Louisiana might be one of the most talent-rich states in the country, but for whatever reason, it hasn’t developed top-tier offensive tackles. That has shown in LSU’s inability to develop great offensive lines, let alone tackles. Campbell earned the highest rating for a Louisiana offensive tackle since Cam Robinson chose Alabama in 2014. Campbell was the highest-rated lineman to commit to LSU since La’el Collins in 2011.

But it wasn’t just Campbell that made the 2022 class so essential for the future of the offensive line. It was Jones. It was New Orleans tackle, Bo Bordelon. It was Lafayette center Fitzgerald West Jr. Together, they represent the most promising quartet of LSU offensive line signees in years, and all four came from Louisiana.

“This year, it’s a rose in the concrete,” Campbell joked in 2021.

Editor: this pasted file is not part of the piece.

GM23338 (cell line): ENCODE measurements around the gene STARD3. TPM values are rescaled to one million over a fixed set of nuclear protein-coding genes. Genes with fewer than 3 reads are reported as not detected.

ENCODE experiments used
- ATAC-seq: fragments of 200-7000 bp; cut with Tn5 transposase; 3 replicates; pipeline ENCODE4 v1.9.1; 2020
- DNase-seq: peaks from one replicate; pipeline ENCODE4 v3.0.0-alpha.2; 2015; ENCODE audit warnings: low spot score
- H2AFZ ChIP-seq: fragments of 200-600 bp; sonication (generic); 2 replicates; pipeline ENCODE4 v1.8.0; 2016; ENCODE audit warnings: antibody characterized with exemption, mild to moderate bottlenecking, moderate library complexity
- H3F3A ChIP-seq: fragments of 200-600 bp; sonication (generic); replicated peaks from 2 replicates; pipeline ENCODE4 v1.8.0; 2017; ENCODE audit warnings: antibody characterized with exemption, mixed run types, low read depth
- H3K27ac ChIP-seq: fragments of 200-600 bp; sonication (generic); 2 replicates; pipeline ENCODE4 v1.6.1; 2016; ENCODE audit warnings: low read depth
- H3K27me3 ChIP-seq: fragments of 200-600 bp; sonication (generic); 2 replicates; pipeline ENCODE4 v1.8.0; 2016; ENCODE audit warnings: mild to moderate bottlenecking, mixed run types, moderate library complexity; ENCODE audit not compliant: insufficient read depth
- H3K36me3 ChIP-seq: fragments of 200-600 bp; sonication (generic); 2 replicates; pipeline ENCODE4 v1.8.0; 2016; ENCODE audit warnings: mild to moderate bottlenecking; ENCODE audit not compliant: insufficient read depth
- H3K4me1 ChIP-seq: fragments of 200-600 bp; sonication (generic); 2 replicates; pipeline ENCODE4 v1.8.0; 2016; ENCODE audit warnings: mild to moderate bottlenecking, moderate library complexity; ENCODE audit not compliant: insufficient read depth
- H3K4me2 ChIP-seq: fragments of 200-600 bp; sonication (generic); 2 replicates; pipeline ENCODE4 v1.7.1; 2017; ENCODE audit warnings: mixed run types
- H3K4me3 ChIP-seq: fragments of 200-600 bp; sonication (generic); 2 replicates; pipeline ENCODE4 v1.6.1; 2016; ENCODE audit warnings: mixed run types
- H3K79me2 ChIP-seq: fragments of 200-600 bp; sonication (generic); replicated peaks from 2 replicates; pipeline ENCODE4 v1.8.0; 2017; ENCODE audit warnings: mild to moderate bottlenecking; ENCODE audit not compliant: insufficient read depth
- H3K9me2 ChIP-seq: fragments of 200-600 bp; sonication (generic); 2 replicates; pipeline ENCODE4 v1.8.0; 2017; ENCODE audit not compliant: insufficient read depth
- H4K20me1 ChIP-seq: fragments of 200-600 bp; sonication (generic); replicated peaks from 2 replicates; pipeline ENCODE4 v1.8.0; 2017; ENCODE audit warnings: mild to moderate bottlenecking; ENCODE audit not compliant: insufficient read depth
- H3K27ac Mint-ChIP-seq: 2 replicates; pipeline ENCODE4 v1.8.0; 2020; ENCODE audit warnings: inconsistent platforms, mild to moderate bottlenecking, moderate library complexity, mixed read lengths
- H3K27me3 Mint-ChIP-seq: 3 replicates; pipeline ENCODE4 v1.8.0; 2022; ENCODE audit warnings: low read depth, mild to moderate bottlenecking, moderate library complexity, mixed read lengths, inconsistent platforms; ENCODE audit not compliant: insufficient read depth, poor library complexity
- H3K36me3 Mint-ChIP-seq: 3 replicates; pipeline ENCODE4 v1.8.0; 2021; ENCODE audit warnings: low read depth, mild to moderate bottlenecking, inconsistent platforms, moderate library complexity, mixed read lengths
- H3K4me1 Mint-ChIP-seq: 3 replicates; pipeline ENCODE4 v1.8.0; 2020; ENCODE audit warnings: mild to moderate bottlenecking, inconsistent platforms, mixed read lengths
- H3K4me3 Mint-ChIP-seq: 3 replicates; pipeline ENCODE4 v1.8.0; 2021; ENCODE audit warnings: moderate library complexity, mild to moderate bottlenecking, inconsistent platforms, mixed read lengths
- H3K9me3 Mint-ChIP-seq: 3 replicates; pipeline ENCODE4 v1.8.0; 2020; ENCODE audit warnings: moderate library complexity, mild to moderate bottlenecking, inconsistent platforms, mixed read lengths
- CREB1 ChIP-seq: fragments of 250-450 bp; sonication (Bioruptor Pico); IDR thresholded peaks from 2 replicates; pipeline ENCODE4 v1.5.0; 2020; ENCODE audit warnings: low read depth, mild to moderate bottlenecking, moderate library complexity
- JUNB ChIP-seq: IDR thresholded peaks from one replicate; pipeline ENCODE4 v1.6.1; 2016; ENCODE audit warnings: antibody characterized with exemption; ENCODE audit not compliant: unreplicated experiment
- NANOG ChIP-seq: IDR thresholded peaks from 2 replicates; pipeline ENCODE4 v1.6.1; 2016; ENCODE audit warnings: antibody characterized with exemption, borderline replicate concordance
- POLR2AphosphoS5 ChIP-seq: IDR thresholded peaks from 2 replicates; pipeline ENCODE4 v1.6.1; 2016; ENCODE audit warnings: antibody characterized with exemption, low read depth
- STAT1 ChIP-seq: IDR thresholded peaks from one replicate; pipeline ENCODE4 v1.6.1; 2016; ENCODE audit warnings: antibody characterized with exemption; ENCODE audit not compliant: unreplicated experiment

Landing big recruits is one thing, but both Campbell and Jones thriving this soon is another. Gaining valuable experience early in their careers will likely pay off when LSU is ready to compete for larger things.

It helps that they’ve also become so close, with Campbell, Jones and five-star quarterback Walker Howard becoming good friends even before Jones committed. Tanika said the two tackles push each other and add energy, with Campbell always in Jones’ ear to keep working, even when he wasn’t starting Day 1 like Campbell.

“There’s some people you meet in life that make an impact, and I think EJ and Will will forever be life friends,” Tanika said.

As for the “rose in the concrete,” it’s still growing. Louisiana also has two more top-200 offensive tackles in the 2023 class, and both are going to LSU. Zalance Heard (from Campbell’s Neville High) is the No. 53 player in the country, per the 247Sports Composite, and New Orleans tackle Tyree Adams is No. 179 overall. LSU is in the rare position to keep developing great in-state tackles.

For now, Campbell and Jones lead the way. Campbell already looks like he can live up to the expectations of becoming an SEC star. Jones appears ahead of schedule.